COMMENTARY: Astros’ cheating scandal isn’t fair, but neither is life

Astros right-handed pitcher Roberto Osuna has played two seasons with the Astros and has a career 2.75 ERA. He is in the pitching rotation for the controversial Houston Astros.

Arturo Pardavila III / Wikimedia Commons

Astros right-handed pitcher Roberto Osuna has played two seasons with the Astros and has a career 2.75 ERA. He is in the pitching rotation for the controversial Houston Astros.

In January, it was announced that the Houston Astros wrongfully won the 2017 ALC World Series title with the use of illegal technology to identify pitches. Growing up an Astros fan and the daughter of a ‘Stros fanatic, my family and I were devastated to hear the upsetting news. So we cheated? We were undeserving of this championship? Of course, as fans, we don’t want to believe that, but there is too much evidence to believe the contrary.

After Hurricane Harvey hit the greater-Houston area, residents lost an unspeakable amount. So, when the Astros stepped up to the plate and won, they did it for the city. We finally had a win after losing so much.

But if that is too much of a sob-story for you, let’s get technical.

The Astros did use illegally implemented cameras and other technologies to steal signs from the Los Angeles Dodgers. Bob Costas, a legendary sportscaster, explained that “stealing signs using your wits is approved of and applauded for, but by using anything outside of that, by using technologies . . . MLB had to get ahead of that and draw a very decisive line.” And Astros’ owner Jim Crane put his foot down at that line after the discovery by first suspending and then firing general manager Jeff Luhnow and manager AJ Hinch.

“The replay monitor in the dugouts that challenges calls was used to decode signs,”  Coasts said. The team took it a step further to differentiate between a fastball and an off-speed pitch. One bang on the trashcan equaled a fastball, no bang on the trashcan meant an off-speed pitch.

While illegal in the league, I do not think the title should be revoked. Yes, you read that correctly, not revoked. You’re telling me that differentiating between a curveball and fastball before a batter hits is what the entire game of baseball requires to win? Then we must have been taught two different games, because reading pitches is not all it takes to win a game. Let’s not forget about the other players and plays that make a great game happen.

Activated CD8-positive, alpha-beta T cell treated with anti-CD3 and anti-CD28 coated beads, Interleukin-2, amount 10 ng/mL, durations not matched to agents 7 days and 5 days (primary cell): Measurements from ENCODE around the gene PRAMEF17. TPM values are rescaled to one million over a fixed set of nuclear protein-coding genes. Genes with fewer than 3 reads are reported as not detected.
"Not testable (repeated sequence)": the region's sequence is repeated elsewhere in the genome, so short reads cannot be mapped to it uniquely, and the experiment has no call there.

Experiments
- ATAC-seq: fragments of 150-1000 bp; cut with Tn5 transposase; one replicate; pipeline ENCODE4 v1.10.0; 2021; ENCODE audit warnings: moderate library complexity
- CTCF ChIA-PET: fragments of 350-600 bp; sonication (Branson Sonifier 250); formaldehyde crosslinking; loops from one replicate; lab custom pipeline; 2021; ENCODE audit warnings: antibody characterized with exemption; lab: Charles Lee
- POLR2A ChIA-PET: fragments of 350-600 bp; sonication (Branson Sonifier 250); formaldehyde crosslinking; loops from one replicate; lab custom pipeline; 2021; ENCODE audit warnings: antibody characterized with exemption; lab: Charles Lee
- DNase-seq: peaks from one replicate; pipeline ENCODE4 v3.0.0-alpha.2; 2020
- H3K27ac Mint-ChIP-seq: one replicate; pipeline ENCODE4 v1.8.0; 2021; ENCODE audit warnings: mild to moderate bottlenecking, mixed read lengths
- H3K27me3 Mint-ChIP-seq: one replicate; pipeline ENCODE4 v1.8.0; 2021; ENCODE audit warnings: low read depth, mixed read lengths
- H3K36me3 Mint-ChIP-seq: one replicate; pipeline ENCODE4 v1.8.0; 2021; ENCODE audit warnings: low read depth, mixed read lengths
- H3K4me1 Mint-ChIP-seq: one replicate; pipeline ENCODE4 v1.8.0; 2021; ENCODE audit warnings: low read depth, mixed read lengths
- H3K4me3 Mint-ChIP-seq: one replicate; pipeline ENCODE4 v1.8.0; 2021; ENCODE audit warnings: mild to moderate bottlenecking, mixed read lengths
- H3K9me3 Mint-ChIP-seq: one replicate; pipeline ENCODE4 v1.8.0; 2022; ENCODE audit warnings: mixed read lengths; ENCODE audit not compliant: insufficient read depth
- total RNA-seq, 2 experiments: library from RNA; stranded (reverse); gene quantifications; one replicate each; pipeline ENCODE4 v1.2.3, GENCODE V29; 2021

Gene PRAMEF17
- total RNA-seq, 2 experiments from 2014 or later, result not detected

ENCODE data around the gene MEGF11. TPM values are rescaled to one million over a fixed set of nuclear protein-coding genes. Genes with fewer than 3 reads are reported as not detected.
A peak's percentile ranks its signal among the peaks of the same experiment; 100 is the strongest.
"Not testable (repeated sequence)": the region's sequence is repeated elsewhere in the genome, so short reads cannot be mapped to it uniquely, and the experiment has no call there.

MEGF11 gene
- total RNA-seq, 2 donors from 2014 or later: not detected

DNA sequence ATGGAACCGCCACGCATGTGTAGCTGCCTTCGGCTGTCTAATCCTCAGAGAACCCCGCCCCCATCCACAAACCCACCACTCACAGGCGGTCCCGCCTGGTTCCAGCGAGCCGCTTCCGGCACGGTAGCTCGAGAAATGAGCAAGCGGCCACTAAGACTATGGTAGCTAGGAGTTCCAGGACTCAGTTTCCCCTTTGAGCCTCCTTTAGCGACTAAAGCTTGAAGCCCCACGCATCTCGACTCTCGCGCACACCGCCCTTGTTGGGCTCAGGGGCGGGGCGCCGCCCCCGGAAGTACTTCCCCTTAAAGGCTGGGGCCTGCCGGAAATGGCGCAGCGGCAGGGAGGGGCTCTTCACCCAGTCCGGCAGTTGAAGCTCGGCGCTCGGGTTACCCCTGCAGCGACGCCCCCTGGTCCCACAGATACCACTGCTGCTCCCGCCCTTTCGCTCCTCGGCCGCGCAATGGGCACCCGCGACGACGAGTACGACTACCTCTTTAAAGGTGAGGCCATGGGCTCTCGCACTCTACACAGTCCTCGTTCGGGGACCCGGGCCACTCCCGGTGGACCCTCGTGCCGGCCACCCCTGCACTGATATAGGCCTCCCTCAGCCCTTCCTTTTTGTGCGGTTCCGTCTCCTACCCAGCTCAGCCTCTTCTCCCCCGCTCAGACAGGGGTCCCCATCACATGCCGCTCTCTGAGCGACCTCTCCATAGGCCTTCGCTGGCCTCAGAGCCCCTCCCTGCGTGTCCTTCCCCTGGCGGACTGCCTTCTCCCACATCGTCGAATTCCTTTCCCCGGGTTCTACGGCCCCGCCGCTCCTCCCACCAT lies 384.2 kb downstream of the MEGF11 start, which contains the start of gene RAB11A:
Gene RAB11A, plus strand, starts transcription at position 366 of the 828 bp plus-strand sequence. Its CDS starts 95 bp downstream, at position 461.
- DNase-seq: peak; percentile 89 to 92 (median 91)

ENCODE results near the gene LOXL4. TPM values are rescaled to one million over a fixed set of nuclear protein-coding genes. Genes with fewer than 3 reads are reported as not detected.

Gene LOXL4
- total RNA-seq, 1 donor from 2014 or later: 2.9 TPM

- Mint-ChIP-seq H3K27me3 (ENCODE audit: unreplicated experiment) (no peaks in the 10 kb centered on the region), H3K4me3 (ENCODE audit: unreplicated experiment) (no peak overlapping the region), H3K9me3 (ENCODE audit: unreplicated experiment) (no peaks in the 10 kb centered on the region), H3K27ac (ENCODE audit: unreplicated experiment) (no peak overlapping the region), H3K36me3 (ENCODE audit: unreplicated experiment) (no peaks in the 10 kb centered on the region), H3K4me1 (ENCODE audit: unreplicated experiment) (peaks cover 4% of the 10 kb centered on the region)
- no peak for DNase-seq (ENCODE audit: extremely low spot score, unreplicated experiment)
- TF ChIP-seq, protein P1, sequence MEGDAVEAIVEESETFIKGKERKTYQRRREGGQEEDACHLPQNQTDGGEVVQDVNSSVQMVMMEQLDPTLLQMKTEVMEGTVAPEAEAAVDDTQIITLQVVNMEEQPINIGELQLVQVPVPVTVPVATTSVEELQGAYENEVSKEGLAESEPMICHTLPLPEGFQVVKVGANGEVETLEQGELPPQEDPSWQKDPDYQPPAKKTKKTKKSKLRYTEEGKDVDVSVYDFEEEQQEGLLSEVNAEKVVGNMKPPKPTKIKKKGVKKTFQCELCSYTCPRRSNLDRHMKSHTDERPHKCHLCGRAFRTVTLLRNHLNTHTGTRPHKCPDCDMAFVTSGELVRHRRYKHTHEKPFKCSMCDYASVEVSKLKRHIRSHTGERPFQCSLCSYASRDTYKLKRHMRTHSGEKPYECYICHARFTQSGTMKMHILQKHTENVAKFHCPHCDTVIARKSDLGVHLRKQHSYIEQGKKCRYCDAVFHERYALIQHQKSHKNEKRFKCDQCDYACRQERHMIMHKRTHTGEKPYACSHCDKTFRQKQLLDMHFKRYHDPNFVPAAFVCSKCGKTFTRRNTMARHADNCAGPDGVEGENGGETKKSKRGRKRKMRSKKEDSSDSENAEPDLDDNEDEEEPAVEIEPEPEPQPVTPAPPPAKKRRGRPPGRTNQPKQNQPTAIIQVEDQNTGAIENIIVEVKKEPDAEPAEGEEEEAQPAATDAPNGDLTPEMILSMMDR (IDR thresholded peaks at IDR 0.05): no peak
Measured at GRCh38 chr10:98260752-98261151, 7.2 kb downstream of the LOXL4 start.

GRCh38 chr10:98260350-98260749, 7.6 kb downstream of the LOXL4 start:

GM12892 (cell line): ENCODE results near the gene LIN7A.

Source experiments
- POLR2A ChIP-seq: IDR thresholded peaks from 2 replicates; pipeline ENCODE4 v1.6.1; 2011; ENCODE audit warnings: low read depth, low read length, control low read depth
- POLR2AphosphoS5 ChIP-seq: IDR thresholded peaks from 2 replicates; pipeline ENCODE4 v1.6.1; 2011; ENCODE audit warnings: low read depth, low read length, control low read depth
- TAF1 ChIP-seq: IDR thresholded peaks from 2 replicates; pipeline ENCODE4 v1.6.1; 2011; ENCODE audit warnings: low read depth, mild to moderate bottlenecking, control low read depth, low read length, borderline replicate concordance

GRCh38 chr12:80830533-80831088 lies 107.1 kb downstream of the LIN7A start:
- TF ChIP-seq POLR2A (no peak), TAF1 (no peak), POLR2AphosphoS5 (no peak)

So, if their cheating was really how they won the game, (and if there are now more assumptions of the team cheating prior to the championship), how do such close scores and previous losses throughout the series explain the overall win? It doesn’t. Was it wrong that they cheated? Yes, of course. But speculating that they won only because of that, despite the rest of the good game they played, is not enough to strip a team of its title.

It’s time we all learn life is not played fairly, and I guess baseball isn’t either. But we have to move on at some point, and I think now is that point.

And for those saying they deserve to be punished, let me remind you of the punishments they have already received. They have to live with the hatred and disapproval from other teams. They have lost a grand number of fans, from a town that is known for sticking together. They have to live with the fact that they cheated and broke a rule towards their advantage. Whether it worked or not is still the question, though. And as long as that is an unanswered question, the Astros should not have their title stripped. So, in the end, I guess there is not a winner. The Astros lose fans and respect, and the Dodgers don’t receive a title.

As the beloved Houstonian Mattress Mack said, “I’m sorry about the sign-stealing scandal, but I have no regrets about the Astros winning the World Series and me having to pay money out. I’m an Astros fan through and through.”